Hear From Other BUGSS Kids
& Check Out Fun Activites Just For You!
And parents, check out our brochure on how to get invloved
For Younger Kids
1 hour class
Use colored bacteria and yeast to create your own living art works by drawing with colored organisms on petri dishes.
For Big Kids
The ACTG’s of Fruit!
1.5 hour course
What is DNA? What is a gene? We’ll learn by using chemistry to extract DNA from several fruits. Can you guess the number of chromosomes in each based on the amount of DNA?
For Older Kids
4 hour course
This lab focuses on predictable design. Students will examine the role of parts, such as promoters and ribosome binding sites, in determining the output of a genetic device. The students measure β-galactosidase enzymatic activity as the device’s output, enabling them to look through the lens of molecular genetics to evaluate a device’s behavior.
“BUGSS provides creative learning experiences, responsive to the interests of our community members.”
Neiyer Correal-Winters and his two sons Naige and Patrick read about groundbreaking CRISPR technology that allows rapid and efficient genome editing. Eager to try their hands with the technology, they obtained a family membership to BUGSS, ordered materials online, and developed their own CRISPR project under the guidance of lab staff and mentors. At the BUGSS lab, they are able to pursue this unique family activity!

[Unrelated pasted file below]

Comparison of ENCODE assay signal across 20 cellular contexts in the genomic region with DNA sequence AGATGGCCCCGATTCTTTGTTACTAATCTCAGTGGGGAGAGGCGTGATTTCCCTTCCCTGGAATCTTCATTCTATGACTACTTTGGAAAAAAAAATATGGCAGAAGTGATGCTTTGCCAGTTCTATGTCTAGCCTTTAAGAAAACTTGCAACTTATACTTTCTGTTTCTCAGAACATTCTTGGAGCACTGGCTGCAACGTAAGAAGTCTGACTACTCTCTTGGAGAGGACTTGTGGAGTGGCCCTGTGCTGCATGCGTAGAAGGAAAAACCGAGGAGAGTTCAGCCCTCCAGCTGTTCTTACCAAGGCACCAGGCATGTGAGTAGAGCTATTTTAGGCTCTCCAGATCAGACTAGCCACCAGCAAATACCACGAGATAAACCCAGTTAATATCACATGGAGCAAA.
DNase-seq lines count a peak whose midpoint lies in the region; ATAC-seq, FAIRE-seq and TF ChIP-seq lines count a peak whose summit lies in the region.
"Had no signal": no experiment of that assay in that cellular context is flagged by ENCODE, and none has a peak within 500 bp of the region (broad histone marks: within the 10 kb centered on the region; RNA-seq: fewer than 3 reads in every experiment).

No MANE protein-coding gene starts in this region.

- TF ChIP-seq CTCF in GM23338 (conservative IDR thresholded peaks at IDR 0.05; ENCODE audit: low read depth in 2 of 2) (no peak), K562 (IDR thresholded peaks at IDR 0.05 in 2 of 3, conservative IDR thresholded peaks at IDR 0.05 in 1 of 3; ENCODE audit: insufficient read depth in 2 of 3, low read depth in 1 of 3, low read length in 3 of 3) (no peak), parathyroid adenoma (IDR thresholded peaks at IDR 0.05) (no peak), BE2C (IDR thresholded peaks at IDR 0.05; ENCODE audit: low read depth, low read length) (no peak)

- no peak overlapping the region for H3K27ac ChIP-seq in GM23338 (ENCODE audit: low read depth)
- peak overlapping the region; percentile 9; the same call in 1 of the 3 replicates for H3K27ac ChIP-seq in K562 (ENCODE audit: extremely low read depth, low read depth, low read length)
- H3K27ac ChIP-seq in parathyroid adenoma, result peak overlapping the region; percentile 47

“BUGSS motivates students with socially relevant science.”
Ella Coleman is a home schooled student who joined the BUGSS team for the International Genetically Engineered Machines competition (iGEM). The six high school students conceived of a project, engineering bacterial cells to degrade plastic and help clean up pollution in the Inner Harbor. Ella traveled to Boston with the team, delivered oral and poster presentations at the International Jamboree of high school and college students, talked about her work with faculty judges, and won a team bronze medal. The team’s incredible work was recognized with an article and video of Ella on the front page of the Baltimore Sun!
“BUGSS inspires science and technology careers.”
Rachael Avidor, Julius Gingles, and Mercedes Thompson are three students from Baltimore city high schools who participated in BUGSS’ 2016 iGEM team. While these three students had long been interested in science, the iGEM experience was unique in allowing them to take leadership and ownership of a scientific project. Each is continuing to excel on their scientific path, engaging in additional research at Johns Hopkins and the NIH, winning full scholarships to Brown and Johns Hopkins Universities, and founding Baltimore Beyond Plastic. These students will lead the scientific revolution of the next generation!